Autocracy is the concentration of power and authority in the hands of one person. Usually, autocracy refers to a situation where state power is controlled by a monarch, religious leader or political dictator. The term 'autocracy' can also be applied to particular social institutions where one individual has dominant power and authority.
Double Take - A Reexamination of Democracy and Autocracy in Modern Polities - Kristian S. Gleditsch, Michael D. Ward, Institute of Behavioral Science, University of Colorado. - The Polity data are widely used to explore the causes and consequences of democratic authority patterns. These data often have been used uncritically. The authors explore some of the theoretical and empirical characteristics of these data. They show how the analytical composition of the well-known democracy and autocracy scores is not upheld by an empirical analysis of the component measurements and demonstrate that democracy, as measured by the Polity indicators, is fundamentally a reflection of decisional constraints on the chief executive.
Autocracy, Democracy, and
History with Appendix: An Abstract Model of Autocratic Versus Democratic Government
- Working paper, Research brief - Mancur Olson
The line of thinking set out in this paper began in my student days with the reading of a quotation from a man in a backward village in Southern Italy who believed in absolute monarchy. This man argued that "monarchy is the best kind of government because the King is then owner of the country. Like the owner of a house of a house, when the wiring is wrong, he fixes it."
This reasoning jarred against my democratic convictions. I could not deny that the owner of a country would indeed have an incentive to make his property productive or the implication that his subjects would also gain from this. This essay attempts to identify and explain some commonplace historical differences between autocracies and democracies and to suggest why autocracies are the norm at some stages of historical development but not at others.
Democracy, Autocracy, and
Intermediate Associations in Organizations: Flexibility or Unrestrained Change? -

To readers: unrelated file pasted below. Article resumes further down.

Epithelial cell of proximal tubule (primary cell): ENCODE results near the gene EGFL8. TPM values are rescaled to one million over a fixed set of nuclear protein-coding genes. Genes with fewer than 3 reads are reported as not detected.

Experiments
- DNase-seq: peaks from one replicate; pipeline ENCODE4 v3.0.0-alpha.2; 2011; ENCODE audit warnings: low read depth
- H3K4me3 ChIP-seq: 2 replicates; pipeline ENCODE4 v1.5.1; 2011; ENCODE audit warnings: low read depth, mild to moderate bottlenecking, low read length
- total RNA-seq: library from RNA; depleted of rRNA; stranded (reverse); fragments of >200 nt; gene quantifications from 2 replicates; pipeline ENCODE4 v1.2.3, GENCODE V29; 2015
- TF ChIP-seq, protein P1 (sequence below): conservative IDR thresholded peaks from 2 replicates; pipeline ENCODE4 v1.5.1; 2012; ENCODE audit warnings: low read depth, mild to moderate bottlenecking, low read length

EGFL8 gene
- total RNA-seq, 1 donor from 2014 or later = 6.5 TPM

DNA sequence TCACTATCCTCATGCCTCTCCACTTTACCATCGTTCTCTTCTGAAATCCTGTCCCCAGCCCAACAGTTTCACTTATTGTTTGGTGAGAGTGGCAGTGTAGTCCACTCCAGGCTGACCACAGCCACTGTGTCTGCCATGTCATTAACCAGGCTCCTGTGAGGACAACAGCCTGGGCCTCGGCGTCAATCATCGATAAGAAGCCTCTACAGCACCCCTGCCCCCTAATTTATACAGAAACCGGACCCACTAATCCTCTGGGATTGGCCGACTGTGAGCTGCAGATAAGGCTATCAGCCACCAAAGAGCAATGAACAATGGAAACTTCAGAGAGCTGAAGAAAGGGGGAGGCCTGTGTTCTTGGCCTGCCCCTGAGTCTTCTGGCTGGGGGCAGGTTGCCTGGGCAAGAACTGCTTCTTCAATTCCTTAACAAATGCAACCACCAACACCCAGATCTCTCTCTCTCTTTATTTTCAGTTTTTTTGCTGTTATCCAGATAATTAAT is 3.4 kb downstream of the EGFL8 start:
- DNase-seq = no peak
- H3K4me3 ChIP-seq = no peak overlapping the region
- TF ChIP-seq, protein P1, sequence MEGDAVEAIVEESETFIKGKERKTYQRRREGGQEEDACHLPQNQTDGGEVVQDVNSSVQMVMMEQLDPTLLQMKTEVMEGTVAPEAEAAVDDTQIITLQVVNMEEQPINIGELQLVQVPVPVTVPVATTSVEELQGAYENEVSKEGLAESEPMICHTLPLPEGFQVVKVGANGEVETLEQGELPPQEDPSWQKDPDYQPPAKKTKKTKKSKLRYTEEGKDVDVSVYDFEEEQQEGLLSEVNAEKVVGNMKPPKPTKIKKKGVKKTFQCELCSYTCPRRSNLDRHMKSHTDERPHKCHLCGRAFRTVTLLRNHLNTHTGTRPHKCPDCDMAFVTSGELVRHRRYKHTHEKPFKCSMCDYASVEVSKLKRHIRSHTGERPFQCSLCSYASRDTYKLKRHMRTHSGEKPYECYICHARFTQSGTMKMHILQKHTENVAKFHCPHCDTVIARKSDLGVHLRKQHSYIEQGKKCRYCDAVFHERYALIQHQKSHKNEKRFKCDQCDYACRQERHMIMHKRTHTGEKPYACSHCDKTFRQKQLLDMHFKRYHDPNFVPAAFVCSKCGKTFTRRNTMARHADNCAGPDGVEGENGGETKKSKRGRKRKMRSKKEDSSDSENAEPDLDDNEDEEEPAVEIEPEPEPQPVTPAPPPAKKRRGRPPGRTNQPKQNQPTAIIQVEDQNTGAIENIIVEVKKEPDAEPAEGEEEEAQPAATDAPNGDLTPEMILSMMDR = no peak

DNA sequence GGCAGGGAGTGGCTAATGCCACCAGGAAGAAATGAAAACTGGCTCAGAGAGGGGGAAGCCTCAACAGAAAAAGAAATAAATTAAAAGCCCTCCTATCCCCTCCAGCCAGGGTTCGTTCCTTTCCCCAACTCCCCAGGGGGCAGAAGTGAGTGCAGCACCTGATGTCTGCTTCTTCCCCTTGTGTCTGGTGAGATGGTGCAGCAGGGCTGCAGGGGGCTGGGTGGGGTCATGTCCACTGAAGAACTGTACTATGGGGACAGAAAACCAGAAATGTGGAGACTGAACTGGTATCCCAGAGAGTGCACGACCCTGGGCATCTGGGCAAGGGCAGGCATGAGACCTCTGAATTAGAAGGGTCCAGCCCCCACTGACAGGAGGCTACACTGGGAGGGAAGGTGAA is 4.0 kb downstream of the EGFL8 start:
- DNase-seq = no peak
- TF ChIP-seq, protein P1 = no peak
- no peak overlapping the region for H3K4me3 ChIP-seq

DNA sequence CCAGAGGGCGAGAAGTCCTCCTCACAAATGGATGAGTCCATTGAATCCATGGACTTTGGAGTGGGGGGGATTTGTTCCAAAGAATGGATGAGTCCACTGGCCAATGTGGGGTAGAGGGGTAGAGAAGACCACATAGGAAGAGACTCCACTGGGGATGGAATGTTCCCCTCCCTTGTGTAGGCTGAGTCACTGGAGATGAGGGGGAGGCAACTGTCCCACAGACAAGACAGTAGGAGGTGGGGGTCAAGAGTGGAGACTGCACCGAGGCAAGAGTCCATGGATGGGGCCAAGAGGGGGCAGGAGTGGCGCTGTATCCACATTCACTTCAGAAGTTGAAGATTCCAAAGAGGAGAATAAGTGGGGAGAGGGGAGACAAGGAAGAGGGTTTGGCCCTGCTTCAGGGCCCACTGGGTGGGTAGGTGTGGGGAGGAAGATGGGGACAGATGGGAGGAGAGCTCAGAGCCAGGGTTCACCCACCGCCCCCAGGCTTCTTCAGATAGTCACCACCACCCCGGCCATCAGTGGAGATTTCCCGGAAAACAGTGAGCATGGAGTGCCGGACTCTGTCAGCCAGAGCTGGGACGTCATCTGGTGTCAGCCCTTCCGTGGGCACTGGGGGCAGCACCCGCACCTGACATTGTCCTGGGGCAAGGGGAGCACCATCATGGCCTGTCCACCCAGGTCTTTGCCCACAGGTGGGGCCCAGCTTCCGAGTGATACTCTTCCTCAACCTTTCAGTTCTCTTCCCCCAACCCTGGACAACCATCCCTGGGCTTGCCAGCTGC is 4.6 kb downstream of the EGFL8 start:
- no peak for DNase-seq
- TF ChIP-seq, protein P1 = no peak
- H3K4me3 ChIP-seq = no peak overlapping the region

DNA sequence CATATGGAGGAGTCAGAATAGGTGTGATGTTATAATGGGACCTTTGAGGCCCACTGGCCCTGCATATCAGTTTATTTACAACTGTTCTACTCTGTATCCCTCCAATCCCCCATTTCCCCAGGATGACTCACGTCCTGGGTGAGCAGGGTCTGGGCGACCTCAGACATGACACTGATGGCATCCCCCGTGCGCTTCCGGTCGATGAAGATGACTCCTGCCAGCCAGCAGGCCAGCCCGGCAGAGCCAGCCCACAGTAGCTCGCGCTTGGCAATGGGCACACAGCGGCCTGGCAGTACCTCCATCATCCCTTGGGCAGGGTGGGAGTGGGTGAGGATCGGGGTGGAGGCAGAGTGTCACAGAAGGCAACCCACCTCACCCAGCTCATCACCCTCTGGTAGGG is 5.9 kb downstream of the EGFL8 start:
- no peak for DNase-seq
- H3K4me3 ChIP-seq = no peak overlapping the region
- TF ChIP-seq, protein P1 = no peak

C. J. Calhoun, University of North Carolina at Chapel Hill
Organizational participation has often been treated as a matter of securing the involvement of individuals in a more democratic structure. Organizational responsiveness has often been sought in increasing ease and rate of change. These parallel approaches are criticized in this paper as overreactions to a myth of autocratic organization.
Jonathan Klick (Florida State University College of Law)
Abstract: All politicians, regardless of the nominal form of government within which they operate, face the trade-off between current period gains and tenure extension. That is, rulers can exploit their power for personal gain, but they risk being removed from their positions of power, either through a popular vote or a coup or revolution. If they temper their exploitation to remain in power, they sacrifice some of their current personal gain. Essentially all politicians are limited autocrats, where the limitations imposed on them differ according to the institutional structure under which they rule.
The Economics of Autocracy and Majority Rule
MARTIN C. MCGUIRE, University of California, Irvine, Mancur L. Olson Jr, University of Maryland
ABSTRACT: Productive public good investment allocations, and group discriminatory redistributions are conflicting resource use options between which every government must choose irrespective of its political make up. This paper is the first to derive an incisive explanation of how governments combine political and economic calculation to balance these competing choices. The political logic of these economic decisions will lie on a spectrum between two polar extremes. At one extremes is an idealized, utopian, consensual democracy. At the other extreme is perfect autocracy ruled by a dictator who taxes and spends solely to satisfy his own selfish desires.